I tossed 1 stick softened room temperature unsalted butter into the bowl of a stand mixer before adding 1 tablespoon Green County Cacklin' Hen Jalapeno Hot Sauce, 2 tablespoons minced shallot, 2 minced Henkels hot red peppers, 1 tablespoon smoked paprika, 2 tablespoons chopped fresh cilantro, flaked sea salt, cracked black pepper, and the zest of 1 lime. After whipping the butter into a frenzy, I scooped it onto a 10"x 10" sheet of plastic wrap, gathered the butter to the edge, formed it into a loosey-goosey log, and rolled it into a bumpy cylinder. After smoothing it out, I twisted the ends of the plastic wrap to compact the butter into a tight roll and slid it into the refrigerator to chill.

Aw, shucks..
Oyster shucking can be a challenge. Practice makes perfect. Diligence, patience, an oyster knife, a sturdy dish towel (or a meshed oyster glove), and a glass of wine help make it much easier.
After scrubbing, rinsing, and patting dry  2 dozen Blue Point oysters (from Lexington Seafood Company), I  used a dish towel to secure each oyster cupped side down, carefully wedged the tip of an oyster knife into the hinged end, and wiggled the knife to pop open the hinge before sliding the knife across the top shells and slicing the abductor muscles from bottom shells to release the flesh . Being mindful of the precious oyster liquor, I tossed away the top shells and nestled the oysters into a large cast iron skillet layered with chunky rock salt.

 I topped each oyster with 1/4" discs of the chilled compound butter and slid them into a blistering
450 degree oven. When the melted butter bubbled around the slightly curled edges of the oysters ( about 5 minutes), I pulled them from the oven, let them rest, and finished each oyster with a splash of fresh lime juice.

Stained with spice, the  soft oysters poached in the steaming hot butter, gently rendering the slippery raw flesh almost creamy and custard-like. Plumped from the quick blast of heat and teetering on the edge of barely cooked, the brackish oysters popped through the bold overtones of smokey heat. While the fresh lime provided bright acidity to counter the buttery oyster jus, flecks of minced shallot and hot peppers added biting fresh crunch.

Slurp. Suck. Repeat.
Puttin' on the Ritz.



Saturday, December 10, 2016

Roots And Stalks


I'm a celery junkie.
Smear pimento cheese into crisp celery stalks and I'm a happy camper. Pony up a few  nubs side by side with chunky bleu cheese as a side kick for Buffalo chicken wings and I'm set. Spear leafy topped celery sticks into potent bloody marys and color me buzzed. And yes, I plead guilty to swiping snapped off broken pieces of celery through the peanut butter jar, much to Michael's chagrin. All of that said, I'm an absolute fool for long cooked braised celery. Smack a platter of juicy pot roast in front of me and I'm all over the celery, scooting the meat aside for garnish.  It is what it is. My lusty affair with celery.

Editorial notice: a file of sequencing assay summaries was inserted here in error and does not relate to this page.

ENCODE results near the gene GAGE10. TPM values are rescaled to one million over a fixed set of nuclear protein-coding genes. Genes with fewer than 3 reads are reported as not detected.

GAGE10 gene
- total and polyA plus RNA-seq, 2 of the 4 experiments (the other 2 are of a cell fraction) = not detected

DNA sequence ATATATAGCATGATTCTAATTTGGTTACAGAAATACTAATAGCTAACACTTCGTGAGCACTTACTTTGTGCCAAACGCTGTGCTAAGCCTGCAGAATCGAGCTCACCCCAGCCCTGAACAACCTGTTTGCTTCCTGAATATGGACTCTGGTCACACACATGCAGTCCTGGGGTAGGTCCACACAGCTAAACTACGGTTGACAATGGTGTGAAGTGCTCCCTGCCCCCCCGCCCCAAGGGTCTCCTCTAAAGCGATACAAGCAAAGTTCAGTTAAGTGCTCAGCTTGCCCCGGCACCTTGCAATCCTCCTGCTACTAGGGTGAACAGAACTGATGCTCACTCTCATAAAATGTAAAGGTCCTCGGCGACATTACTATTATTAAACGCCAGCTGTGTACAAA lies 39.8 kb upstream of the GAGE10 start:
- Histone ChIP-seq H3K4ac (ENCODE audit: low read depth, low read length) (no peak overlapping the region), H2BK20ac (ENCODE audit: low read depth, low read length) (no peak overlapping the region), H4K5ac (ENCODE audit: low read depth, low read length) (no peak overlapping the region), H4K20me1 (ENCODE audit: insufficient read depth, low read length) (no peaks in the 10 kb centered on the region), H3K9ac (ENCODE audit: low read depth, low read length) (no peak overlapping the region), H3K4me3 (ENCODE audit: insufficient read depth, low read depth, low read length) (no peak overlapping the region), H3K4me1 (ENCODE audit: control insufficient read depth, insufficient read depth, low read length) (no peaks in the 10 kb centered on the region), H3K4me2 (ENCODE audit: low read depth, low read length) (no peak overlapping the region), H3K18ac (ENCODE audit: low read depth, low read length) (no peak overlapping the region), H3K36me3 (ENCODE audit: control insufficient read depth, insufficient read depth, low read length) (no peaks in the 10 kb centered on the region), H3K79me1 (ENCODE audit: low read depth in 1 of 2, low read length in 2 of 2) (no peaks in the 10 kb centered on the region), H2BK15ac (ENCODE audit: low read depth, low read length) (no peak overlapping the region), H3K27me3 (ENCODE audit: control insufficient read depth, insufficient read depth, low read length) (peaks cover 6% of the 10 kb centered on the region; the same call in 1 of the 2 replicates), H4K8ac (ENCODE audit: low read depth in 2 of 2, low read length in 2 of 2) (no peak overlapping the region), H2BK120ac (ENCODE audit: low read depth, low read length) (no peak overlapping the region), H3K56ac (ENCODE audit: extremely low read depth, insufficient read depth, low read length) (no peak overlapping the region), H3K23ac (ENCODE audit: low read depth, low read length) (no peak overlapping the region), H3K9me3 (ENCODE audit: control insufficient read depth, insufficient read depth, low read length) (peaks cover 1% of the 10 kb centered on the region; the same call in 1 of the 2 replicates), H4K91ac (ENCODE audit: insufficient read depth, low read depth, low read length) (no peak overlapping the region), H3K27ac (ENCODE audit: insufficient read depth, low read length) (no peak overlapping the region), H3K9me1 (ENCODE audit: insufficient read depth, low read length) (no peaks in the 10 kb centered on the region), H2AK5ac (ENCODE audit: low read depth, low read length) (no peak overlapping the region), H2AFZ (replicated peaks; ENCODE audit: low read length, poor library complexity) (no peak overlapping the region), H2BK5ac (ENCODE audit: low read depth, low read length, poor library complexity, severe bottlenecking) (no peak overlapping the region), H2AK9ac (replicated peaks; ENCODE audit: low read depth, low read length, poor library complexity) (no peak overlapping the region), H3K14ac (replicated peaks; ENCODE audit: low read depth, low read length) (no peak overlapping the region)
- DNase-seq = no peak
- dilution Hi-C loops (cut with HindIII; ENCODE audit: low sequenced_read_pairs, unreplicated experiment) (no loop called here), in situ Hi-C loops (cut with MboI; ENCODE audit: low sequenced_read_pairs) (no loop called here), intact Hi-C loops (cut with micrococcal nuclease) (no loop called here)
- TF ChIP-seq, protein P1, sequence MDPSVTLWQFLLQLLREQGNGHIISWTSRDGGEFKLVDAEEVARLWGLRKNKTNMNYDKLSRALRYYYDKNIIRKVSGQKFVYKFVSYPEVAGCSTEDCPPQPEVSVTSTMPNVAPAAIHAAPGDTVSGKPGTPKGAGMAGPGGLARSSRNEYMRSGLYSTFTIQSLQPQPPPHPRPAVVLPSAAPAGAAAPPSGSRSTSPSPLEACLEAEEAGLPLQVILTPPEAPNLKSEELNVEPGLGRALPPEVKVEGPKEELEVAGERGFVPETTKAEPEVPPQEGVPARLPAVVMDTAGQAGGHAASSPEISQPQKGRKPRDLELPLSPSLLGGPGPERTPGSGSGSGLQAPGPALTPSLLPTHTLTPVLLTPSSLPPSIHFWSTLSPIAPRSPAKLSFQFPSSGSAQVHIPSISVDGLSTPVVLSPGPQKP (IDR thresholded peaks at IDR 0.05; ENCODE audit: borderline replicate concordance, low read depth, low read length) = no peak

Celery is a classic flavor building block for almost everything. While we may not even know it's there, we'd know it if it wasn't there. Usually relegated to supporting character, I brought it front and center.

Celery Soup with Horseradish whipped cream.
I kept it simple and clean.

The root of it all.
I trimmed, washed, and chopped 1 large bunch (about 2 pounds) organic celery and set it aside. After slicing 2 large cleaned leeks into thin half moons, I sauteed the leeks in equal parts butter and olive oil (2 tablespoons each). When the leeks started to wilt, I added 1/2 cup chopped Casey County candy onion, 1 clove minced garlic, a pinch white pepper, and flaked sea salt. Just before the onions started to take on color, I deglazed the pan with 1/2 cup white wine, let it reduce by half, and added the reserved celery. For body (in lieu of a starchy potato), I peeled and chopped 1 pound celery root and sliced the attached celery root stalks before tossing them into the pot with the simmering celery. When the wine evaporated, I added 1/2 teaspoon celery salt, 1 teaspoon celery seed, and 6 cups water. I brought the celery stock to a boil, reduced it to a simmer, covered the pot, and let it rip for 40 minutes.

When the vegetables were tender, I used a blender to carefully puree the soup in batches, passed it through a fine sieve to remove the fibrous solids, and returned the velvety soup to the hot pot. I brought the soup to a gentle simmer, splashed it with fresh lemon juice, and added 1/2 cup cream fraiche. After swirling the cream fraiche through the soup. I finished with quenelles of horseradish whipped cream, fresh celery leaves, and slivered radishes.

Drinkable celery.

Simple.
Fresh.
Fabulous.